Magazine article New Internationalist

The Original Cambodian: Pol Pot, Leader of the Khmer Rouge, Achieved Worldwide Notoriety as the Architect of the Killing Fields

Magazine article New Internationalist

The Original Cambodian: Pol Pot, Leader of the Khmer Rouge, Achieved Worldwide Notoriety as the Architect of the Killing Fields

Article excerpt

THE story began in a large, red - tiled, timber house on stilts overlooking a broad, brown river, downstream from a sleepy town named Kompong Thom. The river teemed with fish, its lush banks lined by coconut and mango trees. Ducks, chickens and pigs darted, pecked and rooted in the dust. Behind the houses along the bank stretched large rice fields. A small Chinese shop sold a few consumables.

It was the heat of the dry season in the Year of the Dragon: 19 May 1928. Pol Pot was born Saloth Sar, the youngest of a family of a girl and six boys. His parents owned nine hectares of riceland, three of garden - land and six buffalo. Old Saloth, with two sons and adopted nephews, harvested enough rice for about 20 people.

In later years the family would have been 'class enemies'. But few villagers thought so then. Rich or poor, everyone tilled the fields, fished the river, cooked tasty soups, raised children, propitiated local spirits and French colonial officials or througed Buddhist festivities in Kompong Thom's pagoda. In 1929 a French official described Kompong Thom people as 'the most deeply Cambodian and the least susceptible to our influence'.

But the Saloth family were Khmer peasants with a difference. They had royal connections. Pol Pot's cousin had grown up a palace dancer, becoming one of King Monivong's principal wives. At 15 his eldest sister Sareung was chosen a consort. In 1928 the eldest brother, Loth Suong, began a career in palace protocol. Pol Pot joined him in 1934, aged six.

The country boy never worked a rice field or knew much of village life. A year in the royal monastery was followed by six in an elite Catholic school. His upbringing was strict. The girl next door, Saksi Sbong, recalls that Suong 'was very serious and would not gamble or allow children to play near his home'. The palace compound was closeted and conservative, the old king a French puppet. Outside, Phnom Penh's 100,000 inhabitants were mostly Chinese shopkeepers and Vietnamese workers. Few Cambodian childhoods were so removed from their vernacular culture.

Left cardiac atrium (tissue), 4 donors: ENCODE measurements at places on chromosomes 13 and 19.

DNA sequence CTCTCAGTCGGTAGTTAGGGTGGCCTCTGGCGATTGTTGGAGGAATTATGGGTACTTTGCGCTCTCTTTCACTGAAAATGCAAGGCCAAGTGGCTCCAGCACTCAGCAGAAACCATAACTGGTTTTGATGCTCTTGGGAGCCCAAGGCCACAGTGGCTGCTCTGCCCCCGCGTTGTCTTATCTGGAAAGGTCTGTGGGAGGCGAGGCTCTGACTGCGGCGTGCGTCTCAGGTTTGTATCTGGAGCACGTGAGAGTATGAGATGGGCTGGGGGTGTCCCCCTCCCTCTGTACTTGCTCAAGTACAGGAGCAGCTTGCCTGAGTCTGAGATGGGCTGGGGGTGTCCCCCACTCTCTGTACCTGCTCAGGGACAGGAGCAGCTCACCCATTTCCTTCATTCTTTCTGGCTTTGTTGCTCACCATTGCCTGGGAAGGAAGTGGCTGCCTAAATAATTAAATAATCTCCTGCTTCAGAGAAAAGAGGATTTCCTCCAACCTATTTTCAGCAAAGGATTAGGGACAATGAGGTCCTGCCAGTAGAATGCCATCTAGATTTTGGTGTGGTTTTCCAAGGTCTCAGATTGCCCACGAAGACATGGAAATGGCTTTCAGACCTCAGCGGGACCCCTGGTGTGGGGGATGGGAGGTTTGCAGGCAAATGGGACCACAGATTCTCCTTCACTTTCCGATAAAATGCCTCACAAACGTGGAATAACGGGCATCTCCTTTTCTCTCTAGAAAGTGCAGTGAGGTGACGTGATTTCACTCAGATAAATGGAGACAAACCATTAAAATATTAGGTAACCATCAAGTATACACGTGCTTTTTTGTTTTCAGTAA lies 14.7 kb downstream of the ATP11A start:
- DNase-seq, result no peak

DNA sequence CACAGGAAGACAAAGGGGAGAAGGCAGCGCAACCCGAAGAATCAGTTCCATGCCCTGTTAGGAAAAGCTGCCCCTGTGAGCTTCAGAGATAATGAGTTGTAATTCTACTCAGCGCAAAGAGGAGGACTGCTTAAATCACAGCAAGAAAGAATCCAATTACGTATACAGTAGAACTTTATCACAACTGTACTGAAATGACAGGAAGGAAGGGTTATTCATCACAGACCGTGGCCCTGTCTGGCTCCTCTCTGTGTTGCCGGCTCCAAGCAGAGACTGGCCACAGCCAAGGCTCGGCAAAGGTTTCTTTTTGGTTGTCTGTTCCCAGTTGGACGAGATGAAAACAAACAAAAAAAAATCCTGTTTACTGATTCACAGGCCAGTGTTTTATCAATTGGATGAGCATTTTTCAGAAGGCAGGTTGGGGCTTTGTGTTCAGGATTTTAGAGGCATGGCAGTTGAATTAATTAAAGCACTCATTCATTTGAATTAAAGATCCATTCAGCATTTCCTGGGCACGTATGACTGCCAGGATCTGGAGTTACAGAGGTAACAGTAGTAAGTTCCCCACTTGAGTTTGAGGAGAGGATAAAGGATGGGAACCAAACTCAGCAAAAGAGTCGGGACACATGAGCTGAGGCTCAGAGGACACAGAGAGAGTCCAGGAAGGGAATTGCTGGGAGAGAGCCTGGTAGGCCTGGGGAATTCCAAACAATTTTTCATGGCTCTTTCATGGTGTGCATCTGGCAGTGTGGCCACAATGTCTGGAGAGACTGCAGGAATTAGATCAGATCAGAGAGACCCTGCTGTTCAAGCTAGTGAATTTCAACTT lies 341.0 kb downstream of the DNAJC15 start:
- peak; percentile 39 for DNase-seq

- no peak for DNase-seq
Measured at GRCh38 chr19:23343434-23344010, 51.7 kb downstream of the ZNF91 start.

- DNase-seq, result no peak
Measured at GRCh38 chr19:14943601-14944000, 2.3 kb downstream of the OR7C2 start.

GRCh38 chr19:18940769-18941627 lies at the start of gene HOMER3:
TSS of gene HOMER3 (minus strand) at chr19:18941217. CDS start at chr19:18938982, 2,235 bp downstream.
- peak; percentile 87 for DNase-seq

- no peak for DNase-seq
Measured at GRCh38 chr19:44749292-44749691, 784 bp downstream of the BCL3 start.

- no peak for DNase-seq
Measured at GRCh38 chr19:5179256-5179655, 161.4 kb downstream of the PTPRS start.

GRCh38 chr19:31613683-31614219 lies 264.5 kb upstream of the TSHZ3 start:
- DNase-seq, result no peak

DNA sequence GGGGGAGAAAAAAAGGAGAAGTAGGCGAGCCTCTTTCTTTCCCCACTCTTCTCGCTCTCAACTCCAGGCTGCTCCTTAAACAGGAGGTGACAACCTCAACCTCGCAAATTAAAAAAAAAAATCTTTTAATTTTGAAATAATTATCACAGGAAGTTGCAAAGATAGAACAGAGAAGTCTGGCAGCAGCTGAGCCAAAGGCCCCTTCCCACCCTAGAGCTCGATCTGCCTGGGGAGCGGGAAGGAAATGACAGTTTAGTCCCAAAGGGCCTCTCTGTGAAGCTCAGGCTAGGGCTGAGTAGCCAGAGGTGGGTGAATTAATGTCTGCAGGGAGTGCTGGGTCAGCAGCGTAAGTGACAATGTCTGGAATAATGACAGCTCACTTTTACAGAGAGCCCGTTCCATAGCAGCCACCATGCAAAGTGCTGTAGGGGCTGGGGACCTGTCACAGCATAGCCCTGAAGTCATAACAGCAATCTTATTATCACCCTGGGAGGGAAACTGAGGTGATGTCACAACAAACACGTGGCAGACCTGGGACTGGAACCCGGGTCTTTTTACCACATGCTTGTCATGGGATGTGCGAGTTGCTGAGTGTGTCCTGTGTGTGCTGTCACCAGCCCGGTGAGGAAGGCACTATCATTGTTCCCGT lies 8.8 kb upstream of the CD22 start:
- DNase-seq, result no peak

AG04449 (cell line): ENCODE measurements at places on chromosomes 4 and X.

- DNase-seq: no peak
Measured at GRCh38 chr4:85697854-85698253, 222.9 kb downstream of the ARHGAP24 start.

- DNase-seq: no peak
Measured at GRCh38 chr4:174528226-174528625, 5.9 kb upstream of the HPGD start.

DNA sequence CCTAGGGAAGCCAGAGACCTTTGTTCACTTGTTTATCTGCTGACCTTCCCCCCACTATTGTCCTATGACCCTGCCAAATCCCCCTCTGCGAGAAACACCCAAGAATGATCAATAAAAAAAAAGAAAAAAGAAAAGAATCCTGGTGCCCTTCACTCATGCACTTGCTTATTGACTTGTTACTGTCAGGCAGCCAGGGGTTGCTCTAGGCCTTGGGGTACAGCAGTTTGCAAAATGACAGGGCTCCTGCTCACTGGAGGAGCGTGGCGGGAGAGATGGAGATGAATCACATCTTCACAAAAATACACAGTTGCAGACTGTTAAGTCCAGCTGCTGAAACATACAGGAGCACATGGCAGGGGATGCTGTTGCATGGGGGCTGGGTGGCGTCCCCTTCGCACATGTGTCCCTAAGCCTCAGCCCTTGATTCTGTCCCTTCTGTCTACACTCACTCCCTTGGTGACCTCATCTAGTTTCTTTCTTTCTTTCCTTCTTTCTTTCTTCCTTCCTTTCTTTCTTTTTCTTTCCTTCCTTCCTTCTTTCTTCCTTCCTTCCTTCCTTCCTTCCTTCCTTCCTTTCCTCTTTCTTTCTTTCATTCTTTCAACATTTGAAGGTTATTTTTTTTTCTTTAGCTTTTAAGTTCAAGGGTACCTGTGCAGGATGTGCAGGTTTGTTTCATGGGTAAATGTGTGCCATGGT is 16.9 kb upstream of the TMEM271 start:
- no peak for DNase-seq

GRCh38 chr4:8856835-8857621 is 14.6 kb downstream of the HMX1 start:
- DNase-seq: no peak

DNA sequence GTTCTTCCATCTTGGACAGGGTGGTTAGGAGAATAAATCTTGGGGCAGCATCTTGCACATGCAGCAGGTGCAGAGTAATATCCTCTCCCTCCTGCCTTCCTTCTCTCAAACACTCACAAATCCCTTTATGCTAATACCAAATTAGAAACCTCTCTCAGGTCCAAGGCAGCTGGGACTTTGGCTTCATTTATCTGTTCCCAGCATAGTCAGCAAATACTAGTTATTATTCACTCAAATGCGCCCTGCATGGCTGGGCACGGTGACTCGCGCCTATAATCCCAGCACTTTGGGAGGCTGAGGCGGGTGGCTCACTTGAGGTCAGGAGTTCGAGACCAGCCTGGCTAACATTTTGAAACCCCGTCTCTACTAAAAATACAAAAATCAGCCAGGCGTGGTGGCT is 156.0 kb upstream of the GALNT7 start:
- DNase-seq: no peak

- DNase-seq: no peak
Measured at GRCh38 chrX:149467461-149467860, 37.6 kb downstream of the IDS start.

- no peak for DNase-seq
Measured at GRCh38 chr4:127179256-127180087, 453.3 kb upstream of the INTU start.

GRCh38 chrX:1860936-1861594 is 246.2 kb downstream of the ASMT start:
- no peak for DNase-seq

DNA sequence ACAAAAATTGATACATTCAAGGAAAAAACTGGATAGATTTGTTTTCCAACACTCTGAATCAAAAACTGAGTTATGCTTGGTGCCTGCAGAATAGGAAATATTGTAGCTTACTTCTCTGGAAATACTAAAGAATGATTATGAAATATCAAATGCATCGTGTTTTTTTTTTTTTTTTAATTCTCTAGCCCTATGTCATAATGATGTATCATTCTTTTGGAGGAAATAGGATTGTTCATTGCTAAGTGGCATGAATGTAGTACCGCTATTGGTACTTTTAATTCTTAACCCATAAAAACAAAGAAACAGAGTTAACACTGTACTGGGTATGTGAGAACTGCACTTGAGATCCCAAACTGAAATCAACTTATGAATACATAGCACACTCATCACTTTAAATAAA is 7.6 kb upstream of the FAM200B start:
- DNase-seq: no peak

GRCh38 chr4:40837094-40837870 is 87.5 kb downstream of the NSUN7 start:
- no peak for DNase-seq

At 14 Pol Pot went off to high school in a bustling Khmer market town. But he missed World War Two's tumultuous end in Phnom Penh. Youths forced his cousin, the new boy - king Norodom Sihanouk, briefly to declare independence from France, and Buddhist monks led Cambodian nationalists in common cause with Vietnamese communists. In 1948, back in the capital learning carpentry, Pol Pot's life changed. He received a scholarship to study radio - electricity in Paris.

He wrote Suong occasionally, asking for money. But one day a letter arrived asking for the official biography of Sihanouk. Suong sent back advice: Don't get involved in politics. But Pol Pot was already a revolutionary in the Cambodian section of the French Communist Party, then in its Stalinist heyday. Those who knew him then insist that 'he would not have killed a chicken'; he was self - effacing, charming. He kept company with Khieu Ponnary, eight years his senior, the first Khmer woman to get the Baccalaureat. The couple chose Bastille Day for their wedding back home in 1956 - - Suong was not invited and never saw his brother again.

Most of Pol Pot's Paris student friends, like Khieu Samphan, Ieng Sary and Son Sen, remain in his circle today. But Pol Pot stood out in the choice of a nom de plume: 'Original Cambodian'. Others preferred less racial, more modernist code - names like 'Free Khmer' or 'Khmer Worker'.

Pol Pot's scholarship ended after he failed his course three years in a row. His ship arrived home in January 1953, the day after King Sihanouk had declared martial law to suppress Cambodia's independence movement, which was becoming radicalized by French colonial repression. Pol Pot's closest brother, Saloth Chhay, joined the Cambodian and Vietnamese communists and took him along. They began teaching him how to 'work with the masses at the base, to build up the independence committees at the village level, member by member'. …

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